One of them suggested that it might be down to the weather. Well, yes, I could understand fewer ladybirds. But none at all?

I contacted the ladybird census people. Yes, there actually is one. To date, I've had no reply. Maybe they've disappeared along with their little charges.

So where are the ladybirds? For once, Google isn't telling. There's nothing about a scarcity of ladybirds this year. There's nothing at all about ladybirds in 2016, as far as I can tell.

Although there are an increasing amount of articles, mostly from the U.S. (where they call them 'Ladybugs') pointing to a link between the use of Neonicitinoids and the death of non-target species such as ladybirds.

Is that it? Are the ladybirds disappearing from right under our noses?

Or am I wrong- have other people seen ladybirds this year? I'd love to be proved wrong, and awake to a long list of comments saying what a twit I am and that I'm just not looking hard enough. I'd love to know that somewhere away from North Devon, all the ladybirds are gathered having a good old laugh at my expense.

I really hope that's the case.

Wednesday, 10 August 2016

The day of the big butterfly count

I was walking Rosie (and Rosie was walking me) a few days ago. We weren't at Volehouse. Much to Rosie's disgust, the cattle are grazing it at the moment and that means she has to go on a lead, which she hates. So we've been going to a place known as Powler's Piece. It's a nice enough place with several different habitats and a well defined, easy track. I usually take my camera when we go, just in case anything's about.

And on this particular day, what was about was a rather depressing man.

"What are you doing"? he said
"Walking the dog. And looking for butterflies to photograph". I replied.
"You won't find any. Not this year. This year's rubbish for butterflies."
"Bloody rubbish".
"I don't know- there are a few around."
"No there aren't. It's bloody rubbish".

The conversation, if it could be called that, rambled on in the same vein. Him telling me how rubbish this year was and me looking over his shoulder at the butterflies that he was telling me weren't there.

The situation was, to quote a phrase, bloody rubbish.

Eventually I got rid of him, much to my relief and Rosie's, and we continued on our walk. But the man had rather spoiled the moment and I didn't do much more photography. Instead, I wondered whether he was right. Were there fewer butterflies than normal this year? The cloud that had hung over him had rather spread to me, so on the spur of the moment I decided to take action by joining in the big butterfly count.

When I got home, as luck would have it, I found that the following day was the final day to take part.

So the following morning, Rosie and I struck out to the same patch where we met Mr Bloody Rubbish, determined to prove him wrong. I must confess that I was more interested in the number of species I could photograph in 15 minutes than the number of individuals- which isn't really in the spirit of the big butterfly count, but there you go. I did actually also keep score, in the interest of submitting to the official count.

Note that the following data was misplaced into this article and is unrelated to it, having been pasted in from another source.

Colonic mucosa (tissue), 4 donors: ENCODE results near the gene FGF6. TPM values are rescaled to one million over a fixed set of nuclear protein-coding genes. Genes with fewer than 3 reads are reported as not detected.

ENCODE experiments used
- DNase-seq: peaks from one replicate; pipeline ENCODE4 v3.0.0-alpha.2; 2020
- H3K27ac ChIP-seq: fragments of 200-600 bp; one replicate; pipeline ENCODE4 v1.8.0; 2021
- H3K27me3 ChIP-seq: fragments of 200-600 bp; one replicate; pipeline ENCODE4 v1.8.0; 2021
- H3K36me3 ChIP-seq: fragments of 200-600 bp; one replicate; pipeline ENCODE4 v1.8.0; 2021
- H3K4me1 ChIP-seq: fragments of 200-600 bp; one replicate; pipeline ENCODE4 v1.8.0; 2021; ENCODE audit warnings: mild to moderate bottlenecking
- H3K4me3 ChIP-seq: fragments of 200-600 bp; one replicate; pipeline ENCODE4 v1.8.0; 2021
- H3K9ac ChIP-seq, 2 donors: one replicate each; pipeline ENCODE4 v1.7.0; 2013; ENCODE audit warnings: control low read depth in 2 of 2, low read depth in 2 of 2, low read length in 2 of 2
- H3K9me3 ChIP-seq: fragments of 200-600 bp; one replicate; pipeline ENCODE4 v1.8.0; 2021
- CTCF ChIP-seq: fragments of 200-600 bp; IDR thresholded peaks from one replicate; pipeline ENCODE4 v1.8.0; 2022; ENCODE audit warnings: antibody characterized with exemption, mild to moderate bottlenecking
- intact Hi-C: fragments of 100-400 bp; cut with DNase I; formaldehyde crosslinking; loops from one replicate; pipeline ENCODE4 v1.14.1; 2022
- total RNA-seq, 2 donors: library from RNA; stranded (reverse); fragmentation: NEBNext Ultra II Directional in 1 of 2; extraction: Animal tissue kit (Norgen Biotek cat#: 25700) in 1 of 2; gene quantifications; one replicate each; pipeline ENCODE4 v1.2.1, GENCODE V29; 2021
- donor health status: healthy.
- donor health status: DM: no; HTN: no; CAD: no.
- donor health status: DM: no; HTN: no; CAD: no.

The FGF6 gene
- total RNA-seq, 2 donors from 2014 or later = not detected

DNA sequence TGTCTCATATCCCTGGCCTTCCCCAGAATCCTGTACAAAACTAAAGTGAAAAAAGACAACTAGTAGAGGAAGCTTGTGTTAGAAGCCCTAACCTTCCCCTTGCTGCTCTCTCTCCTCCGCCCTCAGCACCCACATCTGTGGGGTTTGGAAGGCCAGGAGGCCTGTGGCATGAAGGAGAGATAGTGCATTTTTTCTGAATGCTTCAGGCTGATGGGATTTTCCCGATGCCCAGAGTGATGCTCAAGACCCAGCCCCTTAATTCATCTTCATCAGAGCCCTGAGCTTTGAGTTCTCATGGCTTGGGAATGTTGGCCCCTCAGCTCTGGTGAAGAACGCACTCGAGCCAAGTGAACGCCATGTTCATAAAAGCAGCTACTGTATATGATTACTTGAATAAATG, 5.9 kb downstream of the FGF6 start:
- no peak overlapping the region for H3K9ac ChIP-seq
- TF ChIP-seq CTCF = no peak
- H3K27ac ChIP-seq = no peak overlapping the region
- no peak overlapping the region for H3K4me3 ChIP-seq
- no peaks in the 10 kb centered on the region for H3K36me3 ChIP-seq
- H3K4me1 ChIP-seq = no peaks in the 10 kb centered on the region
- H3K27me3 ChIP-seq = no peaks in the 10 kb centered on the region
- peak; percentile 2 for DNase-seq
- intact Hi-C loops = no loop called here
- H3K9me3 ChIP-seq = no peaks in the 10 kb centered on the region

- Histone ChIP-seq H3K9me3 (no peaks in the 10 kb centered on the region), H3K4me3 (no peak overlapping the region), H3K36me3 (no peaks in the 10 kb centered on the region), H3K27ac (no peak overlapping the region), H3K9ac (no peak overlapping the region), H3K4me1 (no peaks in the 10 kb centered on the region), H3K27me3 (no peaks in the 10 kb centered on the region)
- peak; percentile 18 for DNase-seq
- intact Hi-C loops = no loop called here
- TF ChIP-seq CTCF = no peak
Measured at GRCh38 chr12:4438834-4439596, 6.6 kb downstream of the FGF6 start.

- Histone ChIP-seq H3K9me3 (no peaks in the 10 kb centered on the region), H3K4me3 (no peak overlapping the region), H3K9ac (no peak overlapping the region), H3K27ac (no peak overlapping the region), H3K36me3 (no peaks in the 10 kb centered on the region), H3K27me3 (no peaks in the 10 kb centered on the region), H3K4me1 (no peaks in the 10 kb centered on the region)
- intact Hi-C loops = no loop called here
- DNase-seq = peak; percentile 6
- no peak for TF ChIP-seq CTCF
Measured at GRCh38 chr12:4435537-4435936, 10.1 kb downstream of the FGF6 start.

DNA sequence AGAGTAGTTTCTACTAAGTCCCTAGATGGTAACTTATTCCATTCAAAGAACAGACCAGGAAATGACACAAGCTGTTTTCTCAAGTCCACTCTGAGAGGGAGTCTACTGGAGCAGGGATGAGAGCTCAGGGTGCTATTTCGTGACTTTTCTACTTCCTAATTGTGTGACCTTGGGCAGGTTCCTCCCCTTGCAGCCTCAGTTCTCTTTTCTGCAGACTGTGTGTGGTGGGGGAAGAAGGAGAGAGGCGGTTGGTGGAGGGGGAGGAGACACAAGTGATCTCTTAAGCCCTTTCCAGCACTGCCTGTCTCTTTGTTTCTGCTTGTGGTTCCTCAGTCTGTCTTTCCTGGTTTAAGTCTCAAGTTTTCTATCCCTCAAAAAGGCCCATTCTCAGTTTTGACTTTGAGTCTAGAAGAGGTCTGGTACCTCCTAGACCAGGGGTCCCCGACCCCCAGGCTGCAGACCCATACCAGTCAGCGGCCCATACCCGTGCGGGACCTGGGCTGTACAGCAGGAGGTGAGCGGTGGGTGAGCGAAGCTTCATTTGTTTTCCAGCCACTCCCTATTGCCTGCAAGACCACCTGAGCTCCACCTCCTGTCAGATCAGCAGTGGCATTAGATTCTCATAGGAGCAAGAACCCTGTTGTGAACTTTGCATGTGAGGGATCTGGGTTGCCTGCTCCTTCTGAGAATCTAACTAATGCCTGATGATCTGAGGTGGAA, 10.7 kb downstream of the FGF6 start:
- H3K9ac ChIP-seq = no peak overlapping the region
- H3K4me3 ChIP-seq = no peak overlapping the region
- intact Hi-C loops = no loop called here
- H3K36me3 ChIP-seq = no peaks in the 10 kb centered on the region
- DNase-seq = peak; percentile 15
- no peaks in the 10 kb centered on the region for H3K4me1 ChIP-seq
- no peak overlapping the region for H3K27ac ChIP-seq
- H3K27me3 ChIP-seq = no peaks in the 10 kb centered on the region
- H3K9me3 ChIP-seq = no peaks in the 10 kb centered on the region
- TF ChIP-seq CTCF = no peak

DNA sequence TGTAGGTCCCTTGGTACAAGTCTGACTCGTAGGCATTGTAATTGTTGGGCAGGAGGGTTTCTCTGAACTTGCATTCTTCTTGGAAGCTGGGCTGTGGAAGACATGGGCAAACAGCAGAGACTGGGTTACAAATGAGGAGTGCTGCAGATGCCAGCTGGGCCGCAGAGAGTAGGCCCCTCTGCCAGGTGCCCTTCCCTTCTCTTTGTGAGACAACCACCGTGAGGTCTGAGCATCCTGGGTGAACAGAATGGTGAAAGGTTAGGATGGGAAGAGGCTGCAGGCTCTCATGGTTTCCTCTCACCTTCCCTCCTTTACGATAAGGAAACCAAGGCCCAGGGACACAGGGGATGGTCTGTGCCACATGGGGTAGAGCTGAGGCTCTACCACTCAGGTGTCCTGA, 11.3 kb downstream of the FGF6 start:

The day was sunny with some light cloud scudding across in a light breeze. And this is how it went....

Minute 1- There's a Large White (Pieris brassicae) further down the track but it won't stay still to be photographed. Not an auspicious start. 1

Things get better as a pristine second brood Speckled wood (Pararge aegeria), on patrol down the side of the fir trees, stops and poses at eye level. 2

Minute 2- All the whites are out today. A small white (Pieris rapae) is nectaring while above it, a green veined white (Pieris napi) is on the brambles. Both are occupied enough to allow a quick snap.

Further down the brambles, I spy a Gatekeeper (Pyronia tithonus). The Gatekeepers have only recently emerged, so I'm hoping he won't be damaged, and he isn't. 5.

Minute 3- More whites, large and small. Still no picture of the large white.

Minute 4- There's a grey butterfly a way away that I can't identify at first. As I get closer it reveals itself to be not grey, but black and white- a marbled white (Melanargia galathea). A good sighting, and my first of the year at this spot.

While I was closing in on it, I noticed a few skippers buzzing around. I return to take a closer look. They're all Small skippers (Thymelicus sylvestris).

No Esssex or Large skippers to be seen. 7.

Minute 5- Aaargh! The sun goes in and immediately the track becomes devoid of butterflies.

Minute 6- The sun is still in, but there's 2 Ringlets (Aphantopus hyperantus). They're faded and a bit tatty on one side, but one shows me his good side obligingly. 8.

Minute 7- Nothing.

Minute 8. Nothing. How big is this cloud?

Minute 9- Sun!!! And I'm back on track, making up for lost time with a Vanessid double header- Peacock (Inachis io) and Painted lady (Vanessa cardui) both second brood and both perfect. 10.

Minute 10- My jaw actually does a comedy drop as two silver-washed fritillaries (Argynnis paphia) float past the end of my nose in a pairing dance. After the other smaller butterflies they look as big as handkerchiefs. I have seen them here before, but only very sporadically. They part for a while and one starts to feed. I can't quite believe my luck.

Minute 11- Nothing new, but another very tatty silver-washed. They're like buses- you don't see one for weeks and then 3 come along at once.